*As featured on Good Morning Washington(ABC7), July 23, 2019

DP Solutions Director of Strategic Operations, Ben Schmerler, visited Good Morning Washington to offer some helpful tips on how travelers can keep their data and devices safe this summer.

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Placing a value on your data and accounts

When making decisions about what technology to use, whether it be security, mobility, or anything really, I recommend that you first take a step back and determine the value of what you are trying to manage.

It is very easy to just implement technology (or avoid it) in order to make something functional.  But really you need to go back and remember why you are using technology in the first place.  The investments you make in technology should correlate to what you value in the technology itself. 

In our own lives, we make consumer decisions about things like health care, schools, homes, cars, and so on based on what they represent to us.  Think of your accounts/data the same way you might think of a car.  Maybe your first car was a beater, so you didn’t care that much about it. You didn’t invest in a new stereo, or a paint job, or whatever.  But when you finally got that classic sports car that you enjoy (and spent a lot of money to get) all of a sudden investments in things like collision insurance, nice wheels, and premium gasoline start to make a lot of sense.

So maybe it isn’t necessary to implement Multi Factor Authentication on a website you go to just to read the headlines of the day, but that same Multi Factor Authentication is a no-brainer decision on your personal online banking account.

Contact us if you would like help in planning suitable technology solutions for your organization.

  Ben Schmerler | Senior IT Risk Advisor

DP Solutions
9160 Red Branch Road, Suite W-1  |  Columbia, MD 21045
410.720.3300 x106 (Baltimore)  |  301.858.5609 x106 (Washington)
410.992.3559 (Fax)  |  www.dpsolutions.com

 

 

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Not all backups are created equal

Privacy and security are important to your organization, but they’re even more important to those whom you serve. Nearly 75% of Americans feel it is “extremely” or “very” important that the companies they work with keep their information secured and have easy-to-understand explanations of what, how, and why information is shared. Rule of thumb: If you collect it, protect it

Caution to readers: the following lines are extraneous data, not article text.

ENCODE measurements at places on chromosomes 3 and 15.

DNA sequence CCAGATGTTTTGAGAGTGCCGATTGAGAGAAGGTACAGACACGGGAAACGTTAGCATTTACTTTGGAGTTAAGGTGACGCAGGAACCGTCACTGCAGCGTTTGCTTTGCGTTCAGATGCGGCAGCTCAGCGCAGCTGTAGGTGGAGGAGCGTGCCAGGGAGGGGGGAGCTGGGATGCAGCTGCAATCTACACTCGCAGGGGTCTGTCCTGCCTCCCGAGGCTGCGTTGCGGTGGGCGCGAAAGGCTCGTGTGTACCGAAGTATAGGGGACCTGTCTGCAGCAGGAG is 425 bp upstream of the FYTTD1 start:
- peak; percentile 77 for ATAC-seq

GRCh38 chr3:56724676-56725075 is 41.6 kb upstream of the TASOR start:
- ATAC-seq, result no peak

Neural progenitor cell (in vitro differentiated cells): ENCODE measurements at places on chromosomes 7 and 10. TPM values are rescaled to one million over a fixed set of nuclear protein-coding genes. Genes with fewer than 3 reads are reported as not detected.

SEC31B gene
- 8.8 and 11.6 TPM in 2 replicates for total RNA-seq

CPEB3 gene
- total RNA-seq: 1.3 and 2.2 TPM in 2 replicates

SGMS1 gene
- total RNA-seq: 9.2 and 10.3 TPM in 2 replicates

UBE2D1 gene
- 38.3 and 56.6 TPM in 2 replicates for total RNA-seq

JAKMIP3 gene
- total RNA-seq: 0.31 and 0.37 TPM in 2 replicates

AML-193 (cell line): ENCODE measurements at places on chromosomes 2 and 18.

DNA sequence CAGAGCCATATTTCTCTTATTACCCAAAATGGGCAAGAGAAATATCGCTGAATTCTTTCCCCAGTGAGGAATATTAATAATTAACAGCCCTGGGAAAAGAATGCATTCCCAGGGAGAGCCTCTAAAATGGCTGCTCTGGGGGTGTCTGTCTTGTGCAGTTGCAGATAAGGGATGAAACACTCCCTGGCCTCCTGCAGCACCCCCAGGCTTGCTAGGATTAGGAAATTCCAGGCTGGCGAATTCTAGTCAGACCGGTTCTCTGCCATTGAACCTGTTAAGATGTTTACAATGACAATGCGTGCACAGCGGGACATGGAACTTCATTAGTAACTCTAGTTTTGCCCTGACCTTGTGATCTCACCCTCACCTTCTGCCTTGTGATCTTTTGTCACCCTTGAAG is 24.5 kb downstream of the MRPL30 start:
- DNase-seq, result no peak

Here are a few tips for protecting information:  

  1. Follow all reasonable measures to protect every piece of information you have about your client or customer.

  2. Have policies enforced that prohibit unauthorized access to those who do not have a need to see it. 

  3. Consider whether you really need that information in the first place, and the liability associated with holding it.  Compliance concerns may make you rethink if you really need to store that sensitive data in the first place.

  4. Be open about how you use information that your clients give you. Clearly communicate any practices and processes, and use this as an opportunity to set your organization apart by demonstrating that you implement proper security and risk management standards.

Contact us to learn more.

  Ben Schmerler | Senior IT Risk Advisor

DP Solutions
9160 Red Branch Road, Suite W-1  |  Columbia, MD 21045
410.720.3300 x106 (Baltimore)  |  301.858.5609 x106 (Washington)
410.992.3559 (Fax)  |  www.dpsolutions.com

 

 

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The clock is ticking on Windows 7

Windows 7 proved over the years to be a reliable and stable operating system, and even as new versions like Windows 8 came to market, Windows 7 stuck around.  Even as Windows 10 finds greater market penetration and higher customer satisfaction than Windows 8, we still see many users continue to use Windows 7.  That’s understandable.

But unfortunately, extended support on Windows 7 ends in January 2020, which means if your organization is using Windows 7, you have less than a year to prepare for an upgrade.

Losing support on Windows 7 is a big deal.  It creates a major potential risk for exploitation, because every day that Windows 7 remains after support ends, more flaws will be discovered that Microsoft simply will no longer attempt to fix.  You put your organization at risk if you leave it in place after support ends.

Fortunately, the upgrade path to Windows 10 is usually not as challenging as previous upgrades, and we have time to plan this out.  

Contact us today so we can figure out how this might impact you and come up with a plan.

  Ben Schmerler | Senior IT Risk Advisor

DP Solutions
9160 Red Branch Road, Suite W-1  |  Columbia, MD 21045
410.720.3300 x106 (Baltimore)  |  301.858.5609 x106 (Washington)
410.992.3559 (Fax)  |  www.dpsolutions.com